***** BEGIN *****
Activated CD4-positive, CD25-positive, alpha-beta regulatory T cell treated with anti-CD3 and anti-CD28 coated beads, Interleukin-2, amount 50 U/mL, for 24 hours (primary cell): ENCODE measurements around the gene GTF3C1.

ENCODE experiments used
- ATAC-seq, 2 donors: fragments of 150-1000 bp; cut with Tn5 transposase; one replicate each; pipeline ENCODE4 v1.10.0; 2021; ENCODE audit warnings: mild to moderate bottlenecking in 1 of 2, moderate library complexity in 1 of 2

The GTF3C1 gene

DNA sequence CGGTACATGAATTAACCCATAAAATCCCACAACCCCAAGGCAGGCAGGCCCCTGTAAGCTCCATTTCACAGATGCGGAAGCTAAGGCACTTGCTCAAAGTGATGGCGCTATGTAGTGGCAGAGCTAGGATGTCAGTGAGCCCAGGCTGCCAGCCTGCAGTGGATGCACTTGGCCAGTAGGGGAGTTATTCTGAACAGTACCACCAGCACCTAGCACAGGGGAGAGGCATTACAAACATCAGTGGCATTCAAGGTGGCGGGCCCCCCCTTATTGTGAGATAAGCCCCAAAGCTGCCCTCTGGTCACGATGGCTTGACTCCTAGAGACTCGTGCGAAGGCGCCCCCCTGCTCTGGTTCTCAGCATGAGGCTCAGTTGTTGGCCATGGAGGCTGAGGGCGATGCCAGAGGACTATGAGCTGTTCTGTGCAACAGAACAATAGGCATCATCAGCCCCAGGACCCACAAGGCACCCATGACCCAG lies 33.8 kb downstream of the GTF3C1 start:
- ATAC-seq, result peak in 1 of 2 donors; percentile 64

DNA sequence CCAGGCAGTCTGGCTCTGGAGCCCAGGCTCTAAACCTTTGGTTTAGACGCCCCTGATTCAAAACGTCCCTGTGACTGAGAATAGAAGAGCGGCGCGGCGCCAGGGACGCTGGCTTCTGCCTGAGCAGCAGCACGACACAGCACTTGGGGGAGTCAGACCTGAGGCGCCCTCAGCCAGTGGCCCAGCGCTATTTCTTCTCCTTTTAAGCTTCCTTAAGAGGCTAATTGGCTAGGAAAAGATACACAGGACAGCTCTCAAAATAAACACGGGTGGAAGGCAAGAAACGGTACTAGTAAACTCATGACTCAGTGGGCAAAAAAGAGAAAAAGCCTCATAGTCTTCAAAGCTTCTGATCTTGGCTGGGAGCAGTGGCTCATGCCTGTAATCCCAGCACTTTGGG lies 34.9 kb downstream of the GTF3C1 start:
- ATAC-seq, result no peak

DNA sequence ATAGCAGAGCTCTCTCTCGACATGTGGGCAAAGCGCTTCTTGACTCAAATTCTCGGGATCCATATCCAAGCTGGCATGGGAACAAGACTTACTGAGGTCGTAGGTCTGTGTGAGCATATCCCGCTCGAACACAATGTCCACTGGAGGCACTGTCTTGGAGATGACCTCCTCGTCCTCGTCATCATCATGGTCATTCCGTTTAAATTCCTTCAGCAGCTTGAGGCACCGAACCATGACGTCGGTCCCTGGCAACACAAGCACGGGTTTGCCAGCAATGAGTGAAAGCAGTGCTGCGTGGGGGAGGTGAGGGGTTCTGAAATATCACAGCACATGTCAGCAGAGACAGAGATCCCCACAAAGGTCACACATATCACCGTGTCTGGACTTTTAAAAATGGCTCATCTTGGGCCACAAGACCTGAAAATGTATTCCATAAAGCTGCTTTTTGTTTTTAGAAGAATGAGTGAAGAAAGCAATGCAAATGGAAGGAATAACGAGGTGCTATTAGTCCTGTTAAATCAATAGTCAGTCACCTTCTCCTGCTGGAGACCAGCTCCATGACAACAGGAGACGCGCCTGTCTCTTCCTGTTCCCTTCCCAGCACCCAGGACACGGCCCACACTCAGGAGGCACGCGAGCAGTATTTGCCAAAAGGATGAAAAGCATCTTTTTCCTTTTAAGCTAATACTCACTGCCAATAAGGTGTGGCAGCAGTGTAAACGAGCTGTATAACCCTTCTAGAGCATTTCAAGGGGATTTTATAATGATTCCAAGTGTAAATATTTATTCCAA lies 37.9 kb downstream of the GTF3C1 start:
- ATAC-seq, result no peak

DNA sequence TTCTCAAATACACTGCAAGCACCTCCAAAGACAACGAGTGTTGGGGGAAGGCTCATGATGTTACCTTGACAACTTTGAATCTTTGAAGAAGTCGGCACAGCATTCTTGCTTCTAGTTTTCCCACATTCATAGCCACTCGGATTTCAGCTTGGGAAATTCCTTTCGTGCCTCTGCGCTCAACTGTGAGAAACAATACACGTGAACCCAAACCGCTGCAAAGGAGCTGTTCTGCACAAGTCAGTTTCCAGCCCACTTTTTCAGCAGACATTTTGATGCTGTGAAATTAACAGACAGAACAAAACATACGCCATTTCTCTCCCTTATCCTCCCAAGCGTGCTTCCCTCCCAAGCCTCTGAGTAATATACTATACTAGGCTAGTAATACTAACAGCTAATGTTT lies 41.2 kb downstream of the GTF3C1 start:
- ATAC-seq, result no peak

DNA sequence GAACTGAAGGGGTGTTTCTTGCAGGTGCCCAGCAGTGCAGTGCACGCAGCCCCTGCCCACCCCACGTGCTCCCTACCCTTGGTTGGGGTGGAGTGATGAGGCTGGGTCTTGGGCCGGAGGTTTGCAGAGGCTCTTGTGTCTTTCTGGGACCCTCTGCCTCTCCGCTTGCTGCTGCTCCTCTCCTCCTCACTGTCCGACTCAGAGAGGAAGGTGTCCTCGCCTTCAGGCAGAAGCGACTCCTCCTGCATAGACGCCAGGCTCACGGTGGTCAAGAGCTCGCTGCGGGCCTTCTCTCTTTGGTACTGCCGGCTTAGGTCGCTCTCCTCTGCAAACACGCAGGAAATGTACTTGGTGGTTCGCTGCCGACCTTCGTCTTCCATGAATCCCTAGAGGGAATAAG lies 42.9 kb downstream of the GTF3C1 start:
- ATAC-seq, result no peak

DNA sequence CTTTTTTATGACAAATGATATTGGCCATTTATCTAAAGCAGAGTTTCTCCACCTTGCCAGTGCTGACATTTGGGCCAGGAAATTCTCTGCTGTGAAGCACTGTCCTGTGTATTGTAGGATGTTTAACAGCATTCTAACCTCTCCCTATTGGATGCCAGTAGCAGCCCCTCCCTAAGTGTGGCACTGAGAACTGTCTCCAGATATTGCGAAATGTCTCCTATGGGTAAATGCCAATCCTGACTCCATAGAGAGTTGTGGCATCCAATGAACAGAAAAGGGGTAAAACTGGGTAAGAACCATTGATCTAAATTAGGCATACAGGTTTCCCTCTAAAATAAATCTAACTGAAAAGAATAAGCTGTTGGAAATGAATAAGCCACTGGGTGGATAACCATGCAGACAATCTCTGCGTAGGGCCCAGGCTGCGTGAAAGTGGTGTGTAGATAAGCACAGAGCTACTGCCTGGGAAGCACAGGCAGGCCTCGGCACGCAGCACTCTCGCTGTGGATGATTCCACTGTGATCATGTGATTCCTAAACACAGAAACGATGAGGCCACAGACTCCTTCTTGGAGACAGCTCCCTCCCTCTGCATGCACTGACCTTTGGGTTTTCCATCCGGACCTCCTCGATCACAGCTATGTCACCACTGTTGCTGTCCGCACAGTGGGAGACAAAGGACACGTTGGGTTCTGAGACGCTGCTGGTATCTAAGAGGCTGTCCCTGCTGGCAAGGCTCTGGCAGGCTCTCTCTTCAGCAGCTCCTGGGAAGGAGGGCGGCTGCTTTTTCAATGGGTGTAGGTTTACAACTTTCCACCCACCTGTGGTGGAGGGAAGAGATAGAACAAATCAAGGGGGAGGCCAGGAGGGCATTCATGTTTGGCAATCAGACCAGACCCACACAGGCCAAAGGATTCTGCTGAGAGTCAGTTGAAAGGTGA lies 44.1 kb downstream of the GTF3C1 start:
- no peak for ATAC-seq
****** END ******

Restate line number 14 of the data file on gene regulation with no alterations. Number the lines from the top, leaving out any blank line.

- ATAC-seq, result no peak